Around one-fifth of South Africa’s urban population live in shacks or informal dwellings, according to a 2018 report by SERI. Many more live in substandard housing. City governments maintain that the shacks destroyed during anti-land invasion operations are unfinished and unoccupied. But Edward Molopi, a research and advocacy officer at SERI, says that this claim is an attempt to escape their legal obligations to get a court order and to find alternative accommodation for affected people. 

The roots of the current eviction crisis go back to apartheid, which barred non-white people from living in cities. Between the 1940s and 1970s, tens of thousands of people were forcibly relocated from neighbourhoods like Johannesburg’s Sophiatown and Cape Town’s District Six to remote townships.

In the 26 years following the end of apartheid, deepening economic inequality and rampant unemployment have limited access to formal housing for millions of South Africans. Government housing programs have mostly focused on building small stand-alone homes, often on the peripheries of cities far from jobs and amenities.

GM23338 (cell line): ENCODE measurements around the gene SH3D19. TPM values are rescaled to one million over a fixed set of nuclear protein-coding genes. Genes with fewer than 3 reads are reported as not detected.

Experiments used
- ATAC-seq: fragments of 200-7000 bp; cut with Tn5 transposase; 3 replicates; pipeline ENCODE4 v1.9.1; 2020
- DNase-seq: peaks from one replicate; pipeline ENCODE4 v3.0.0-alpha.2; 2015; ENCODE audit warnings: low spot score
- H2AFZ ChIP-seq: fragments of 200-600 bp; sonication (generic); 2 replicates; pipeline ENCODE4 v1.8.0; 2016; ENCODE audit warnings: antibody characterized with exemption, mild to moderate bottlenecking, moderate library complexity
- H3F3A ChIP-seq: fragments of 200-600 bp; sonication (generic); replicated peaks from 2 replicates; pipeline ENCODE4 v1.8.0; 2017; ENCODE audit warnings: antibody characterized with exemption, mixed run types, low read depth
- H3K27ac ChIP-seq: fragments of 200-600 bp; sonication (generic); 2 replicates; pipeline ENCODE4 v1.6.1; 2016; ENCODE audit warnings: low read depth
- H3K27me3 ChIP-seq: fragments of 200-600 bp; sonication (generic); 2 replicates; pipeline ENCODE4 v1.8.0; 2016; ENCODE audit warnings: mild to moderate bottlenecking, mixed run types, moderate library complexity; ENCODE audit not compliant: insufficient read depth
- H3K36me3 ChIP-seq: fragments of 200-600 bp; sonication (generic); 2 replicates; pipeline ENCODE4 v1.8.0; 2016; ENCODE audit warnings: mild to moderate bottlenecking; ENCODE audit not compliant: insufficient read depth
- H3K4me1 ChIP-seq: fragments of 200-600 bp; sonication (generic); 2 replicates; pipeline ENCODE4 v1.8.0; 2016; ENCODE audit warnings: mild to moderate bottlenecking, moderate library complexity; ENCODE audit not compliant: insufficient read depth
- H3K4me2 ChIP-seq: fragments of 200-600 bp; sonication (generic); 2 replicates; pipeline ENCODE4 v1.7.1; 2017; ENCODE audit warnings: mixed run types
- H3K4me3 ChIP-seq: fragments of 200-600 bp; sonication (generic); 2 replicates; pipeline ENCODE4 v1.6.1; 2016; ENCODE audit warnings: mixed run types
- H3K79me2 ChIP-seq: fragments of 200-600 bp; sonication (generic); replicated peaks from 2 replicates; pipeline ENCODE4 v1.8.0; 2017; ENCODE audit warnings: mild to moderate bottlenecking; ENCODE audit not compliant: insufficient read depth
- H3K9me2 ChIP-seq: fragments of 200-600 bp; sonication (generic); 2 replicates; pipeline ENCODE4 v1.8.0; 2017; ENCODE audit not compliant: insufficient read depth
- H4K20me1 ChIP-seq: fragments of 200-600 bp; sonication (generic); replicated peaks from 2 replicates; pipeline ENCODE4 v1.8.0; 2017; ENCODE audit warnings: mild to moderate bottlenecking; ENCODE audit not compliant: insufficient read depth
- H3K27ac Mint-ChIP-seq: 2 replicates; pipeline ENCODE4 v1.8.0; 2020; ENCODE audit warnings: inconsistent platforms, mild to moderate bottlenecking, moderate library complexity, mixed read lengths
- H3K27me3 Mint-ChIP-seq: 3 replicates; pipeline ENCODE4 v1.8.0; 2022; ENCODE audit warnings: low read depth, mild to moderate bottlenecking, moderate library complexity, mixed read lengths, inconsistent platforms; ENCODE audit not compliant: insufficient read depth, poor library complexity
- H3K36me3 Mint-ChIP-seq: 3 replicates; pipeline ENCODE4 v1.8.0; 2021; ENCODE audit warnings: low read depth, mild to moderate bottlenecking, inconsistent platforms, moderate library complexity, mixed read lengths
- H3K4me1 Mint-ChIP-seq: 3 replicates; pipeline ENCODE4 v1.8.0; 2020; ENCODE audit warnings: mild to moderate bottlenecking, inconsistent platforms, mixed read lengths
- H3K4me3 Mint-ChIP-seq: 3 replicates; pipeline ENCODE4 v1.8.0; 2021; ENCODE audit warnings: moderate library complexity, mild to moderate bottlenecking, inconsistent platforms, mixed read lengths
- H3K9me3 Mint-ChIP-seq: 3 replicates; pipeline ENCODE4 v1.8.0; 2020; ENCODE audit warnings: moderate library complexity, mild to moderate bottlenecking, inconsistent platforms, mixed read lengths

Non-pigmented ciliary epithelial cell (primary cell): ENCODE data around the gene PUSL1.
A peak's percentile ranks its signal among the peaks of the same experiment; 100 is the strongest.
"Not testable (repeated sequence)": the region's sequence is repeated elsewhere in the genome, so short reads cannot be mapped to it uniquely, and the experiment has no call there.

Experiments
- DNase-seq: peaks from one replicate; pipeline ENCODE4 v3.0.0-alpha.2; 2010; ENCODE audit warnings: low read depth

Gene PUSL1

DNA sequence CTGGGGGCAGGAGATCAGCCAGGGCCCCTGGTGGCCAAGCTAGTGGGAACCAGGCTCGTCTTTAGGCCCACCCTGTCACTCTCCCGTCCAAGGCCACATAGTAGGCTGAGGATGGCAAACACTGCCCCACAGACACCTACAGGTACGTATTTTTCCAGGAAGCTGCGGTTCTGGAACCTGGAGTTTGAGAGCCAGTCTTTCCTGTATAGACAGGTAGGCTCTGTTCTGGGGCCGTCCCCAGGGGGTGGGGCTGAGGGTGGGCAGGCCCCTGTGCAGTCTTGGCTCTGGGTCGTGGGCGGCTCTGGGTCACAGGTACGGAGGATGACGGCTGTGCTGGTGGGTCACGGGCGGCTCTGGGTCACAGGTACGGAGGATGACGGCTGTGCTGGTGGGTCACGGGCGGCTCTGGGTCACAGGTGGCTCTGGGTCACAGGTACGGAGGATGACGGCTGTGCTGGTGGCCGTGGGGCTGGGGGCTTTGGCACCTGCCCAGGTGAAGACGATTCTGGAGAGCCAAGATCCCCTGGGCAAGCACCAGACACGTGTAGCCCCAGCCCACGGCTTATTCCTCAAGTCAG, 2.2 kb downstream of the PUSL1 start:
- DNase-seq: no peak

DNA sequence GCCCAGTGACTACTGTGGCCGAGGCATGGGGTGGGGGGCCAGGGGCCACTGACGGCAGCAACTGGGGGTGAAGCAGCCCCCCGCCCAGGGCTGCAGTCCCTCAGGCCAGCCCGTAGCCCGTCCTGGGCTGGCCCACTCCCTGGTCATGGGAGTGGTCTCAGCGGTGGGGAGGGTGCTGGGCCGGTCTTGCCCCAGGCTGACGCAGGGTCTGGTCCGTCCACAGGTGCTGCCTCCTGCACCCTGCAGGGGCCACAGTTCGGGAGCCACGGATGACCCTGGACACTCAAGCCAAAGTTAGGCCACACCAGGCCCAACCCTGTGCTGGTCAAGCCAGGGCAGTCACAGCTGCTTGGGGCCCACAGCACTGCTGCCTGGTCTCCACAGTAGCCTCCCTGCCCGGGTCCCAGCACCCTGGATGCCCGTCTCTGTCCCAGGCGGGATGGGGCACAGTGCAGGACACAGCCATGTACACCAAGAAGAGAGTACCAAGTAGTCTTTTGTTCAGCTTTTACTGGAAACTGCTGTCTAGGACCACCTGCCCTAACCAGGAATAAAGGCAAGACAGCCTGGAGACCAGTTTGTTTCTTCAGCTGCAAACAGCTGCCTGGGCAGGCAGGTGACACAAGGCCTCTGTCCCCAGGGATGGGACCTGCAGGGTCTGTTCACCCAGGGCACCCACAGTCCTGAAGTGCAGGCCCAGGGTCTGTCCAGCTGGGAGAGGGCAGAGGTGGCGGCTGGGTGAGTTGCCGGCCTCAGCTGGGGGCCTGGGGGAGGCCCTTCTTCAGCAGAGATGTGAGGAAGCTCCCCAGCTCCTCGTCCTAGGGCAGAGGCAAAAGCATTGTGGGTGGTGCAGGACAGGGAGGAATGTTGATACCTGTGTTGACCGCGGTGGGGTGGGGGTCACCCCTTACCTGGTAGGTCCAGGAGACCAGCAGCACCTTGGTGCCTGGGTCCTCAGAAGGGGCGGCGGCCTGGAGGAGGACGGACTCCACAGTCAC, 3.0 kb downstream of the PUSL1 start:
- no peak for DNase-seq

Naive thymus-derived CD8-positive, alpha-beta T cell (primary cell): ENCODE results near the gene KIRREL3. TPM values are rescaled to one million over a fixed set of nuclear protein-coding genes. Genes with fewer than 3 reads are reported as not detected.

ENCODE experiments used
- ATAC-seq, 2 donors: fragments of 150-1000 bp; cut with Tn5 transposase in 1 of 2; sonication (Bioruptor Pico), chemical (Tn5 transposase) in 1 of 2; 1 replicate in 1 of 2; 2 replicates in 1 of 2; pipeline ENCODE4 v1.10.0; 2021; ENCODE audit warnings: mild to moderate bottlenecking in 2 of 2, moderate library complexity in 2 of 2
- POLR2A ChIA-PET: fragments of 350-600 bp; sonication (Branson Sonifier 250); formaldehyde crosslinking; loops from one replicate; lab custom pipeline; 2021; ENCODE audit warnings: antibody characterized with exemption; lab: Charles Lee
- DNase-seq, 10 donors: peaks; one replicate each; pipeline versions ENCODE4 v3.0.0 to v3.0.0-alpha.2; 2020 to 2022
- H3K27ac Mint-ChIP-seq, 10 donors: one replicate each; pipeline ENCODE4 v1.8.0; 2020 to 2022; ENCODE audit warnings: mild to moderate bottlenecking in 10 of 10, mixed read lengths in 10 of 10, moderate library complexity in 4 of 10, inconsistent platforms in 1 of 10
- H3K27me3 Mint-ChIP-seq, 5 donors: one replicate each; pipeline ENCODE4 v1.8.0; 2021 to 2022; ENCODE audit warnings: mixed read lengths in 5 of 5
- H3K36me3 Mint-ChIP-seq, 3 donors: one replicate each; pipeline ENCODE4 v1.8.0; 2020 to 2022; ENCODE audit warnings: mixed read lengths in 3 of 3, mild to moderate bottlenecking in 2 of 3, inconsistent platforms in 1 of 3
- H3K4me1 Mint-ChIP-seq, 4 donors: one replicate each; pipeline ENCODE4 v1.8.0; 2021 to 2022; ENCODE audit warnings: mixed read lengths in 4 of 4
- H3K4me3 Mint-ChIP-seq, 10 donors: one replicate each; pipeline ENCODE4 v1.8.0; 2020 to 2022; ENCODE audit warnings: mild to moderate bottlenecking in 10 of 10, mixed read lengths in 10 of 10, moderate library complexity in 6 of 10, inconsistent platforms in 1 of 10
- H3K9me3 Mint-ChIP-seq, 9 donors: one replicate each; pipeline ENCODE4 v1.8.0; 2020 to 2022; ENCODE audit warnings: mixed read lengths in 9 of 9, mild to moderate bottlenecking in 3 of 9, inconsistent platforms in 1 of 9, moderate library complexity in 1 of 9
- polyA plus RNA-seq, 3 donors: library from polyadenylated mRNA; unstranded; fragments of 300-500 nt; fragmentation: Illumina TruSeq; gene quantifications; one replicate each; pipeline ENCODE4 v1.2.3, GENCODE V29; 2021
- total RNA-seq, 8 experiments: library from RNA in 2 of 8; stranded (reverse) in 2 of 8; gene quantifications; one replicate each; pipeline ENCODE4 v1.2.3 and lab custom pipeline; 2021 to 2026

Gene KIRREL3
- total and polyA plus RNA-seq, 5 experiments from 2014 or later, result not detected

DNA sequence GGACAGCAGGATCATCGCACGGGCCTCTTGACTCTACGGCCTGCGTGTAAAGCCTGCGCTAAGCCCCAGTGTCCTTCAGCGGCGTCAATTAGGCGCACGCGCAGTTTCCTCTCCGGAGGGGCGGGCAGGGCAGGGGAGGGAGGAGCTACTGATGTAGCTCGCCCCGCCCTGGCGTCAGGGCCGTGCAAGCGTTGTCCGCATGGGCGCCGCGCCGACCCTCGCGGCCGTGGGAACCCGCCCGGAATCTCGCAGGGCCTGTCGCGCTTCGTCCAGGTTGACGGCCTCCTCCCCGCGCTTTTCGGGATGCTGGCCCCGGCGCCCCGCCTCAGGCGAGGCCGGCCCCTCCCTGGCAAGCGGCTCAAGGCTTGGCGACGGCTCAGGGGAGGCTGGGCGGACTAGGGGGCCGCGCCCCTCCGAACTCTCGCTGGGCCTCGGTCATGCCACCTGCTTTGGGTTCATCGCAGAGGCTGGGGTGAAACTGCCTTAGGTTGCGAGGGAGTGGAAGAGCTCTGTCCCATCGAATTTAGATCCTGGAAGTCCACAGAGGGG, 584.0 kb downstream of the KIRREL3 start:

While these well-intentioned projects have built millions of homes, they’ve failed to keep up with demand, says Marie Huchzermeyer, a professor at the Centre for Urbanism & Built Environment Studies at the University of the Witwatersrand in Johannesburg. Government-funded housing projects “will never on it’s own be enough,” she says. “It has to be accompanied by land release.”

Government policies call for the “upgrading” of informal settlements and the formalization of residents’ occupation. But “there are still very, very, very few projects” of that nature in South Africa, Huchzermeyer says. “Even if it’s an informal settlement that’s been around for 20 years, there still seems to be a political wish to punish people for having done that.” The government wants people to go through the formal process of being given a house, she says – and for them to be thankful to the government for providing it.